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James Gosling on Java, May 2001
A Conversation with Java's Creator, James Gosling
by Bill Venners
First Published in JavaWorld, June 2001

<<  Page 17 of 22  >>


APIs versus Protocols

Bill Venners: Looking at the complexity of distributed systems, then, each process on the network is like one piece of this whole system. And the interface between those pieces has traditionally been a protocol. One of the things Jini does is use mobile objects to be a nexus between the client and the service. And that lets you raise the level of abstraction between the client and service. Now, when we define a protocol as our interface, there is some handshaking going on and then there's just data structures. And nowadays, XML is all the rage for structuring data. But in my protocol spec I have to talk pretty much about all the details of that data structure. The client-service contract is in terms of information. Whereas in an API, I'm talking about code, and the contract is more in terms of behavior.

James Gosling: Right.

Bill Venners: And the thing I think I can do with behavior is I can be more vague. I don't have to say how, just what.

James Gosling: Right. Almost always, the less you can say, the better off you are.

Bill Venners: Because?

James Gosling: Because every commitment you make is a piece of flexibility you've lost.

There is this duality between network protocols and interfaces. They are both kind of the same thing. They are a way for these two parties to communicate. When you deal at the level of a network protocol, you don't have to specify what the program interfaces on the other side look like. So that gives you the freedom to write a C API here and a Pascal API there and an Ada API there, and they can be completely different. They just have to arrange the bits on the wire exactly the same.

And then the dual of that is when what you specify is the API. And you say, this is what it is, and how things get between here and there is, who knows? And that gives you a tremendous flexibility to have different ways of moving things back and forth. So for instance with RMI, one of the reasons that it's so popular is you can play all kind of games in that space in between. One of the things you can do is, if the two sides happen to be on the same box or in the same address space, all the stuff in the middle collapses out and it's just a direct call. Whereas, in these other systems, often you'll find that you're encoding and decoding even though you're not moving the bits anymore.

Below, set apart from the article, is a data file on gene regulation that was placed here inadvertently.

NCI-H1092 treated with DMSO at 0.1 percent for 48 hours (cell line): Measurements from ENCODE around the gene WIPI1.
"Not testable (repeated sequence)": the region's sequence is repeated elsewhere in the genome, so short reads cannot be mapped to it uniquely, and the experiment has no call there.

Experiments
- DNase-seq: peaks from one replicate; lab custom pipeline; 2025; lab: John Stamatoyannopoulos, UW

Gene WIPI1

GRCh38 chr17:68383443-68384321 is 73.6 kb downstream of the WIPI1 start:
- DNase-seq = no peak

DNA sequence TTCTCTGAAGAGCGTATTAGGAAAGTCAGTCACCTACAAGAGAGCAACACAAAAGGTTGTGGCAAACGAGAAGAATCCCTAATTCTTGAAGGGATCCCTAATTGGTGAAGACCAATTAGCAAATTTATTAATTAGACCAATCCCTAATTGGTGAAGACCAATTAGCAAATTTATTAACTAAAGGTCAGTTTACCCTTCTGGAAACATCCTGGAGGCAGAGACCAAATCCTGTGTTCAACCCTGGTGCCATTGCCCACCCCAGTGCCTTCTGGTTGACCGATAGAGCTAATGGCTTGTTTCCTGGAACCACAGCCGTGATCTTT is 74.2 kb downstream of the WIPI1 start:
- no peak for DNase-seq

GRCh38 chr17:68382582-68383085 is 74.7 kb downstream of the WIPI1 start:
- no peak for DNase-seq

But you can also play games with how you encode it. In RMI once upon a time you could put in all kinds of different encoders. You could put in a binary wire encoder. It was actually possible to write an XML encoder or an IIOP encoder. People don't do that much, but the ability to drop in your own encoder is basically there.

You get independence of what the actual transport mechanism is. And to a certain extent, you can blend these. Because if you are doing the interface version, you can decide to target a particular binary encoding or not. So, you can get hybrid ways of building things. Nobody actually does that, although the RMI over IIOP stuff is kind of in that space.

Bill Venners: Or for example, a Jini service proxy isn't necessarily doing remote procedure calls, so it could actually implement the service locally. Or it could talk to something across the network using any protocol. There are all these web service things that will probably be coming up in the next few years. You could wrap one of those in an object that has an interface. And when a client talked to that object, it would be using that XML-based protocol.

James Gosling: Right. So that gives you pretty tremendous flexibility.

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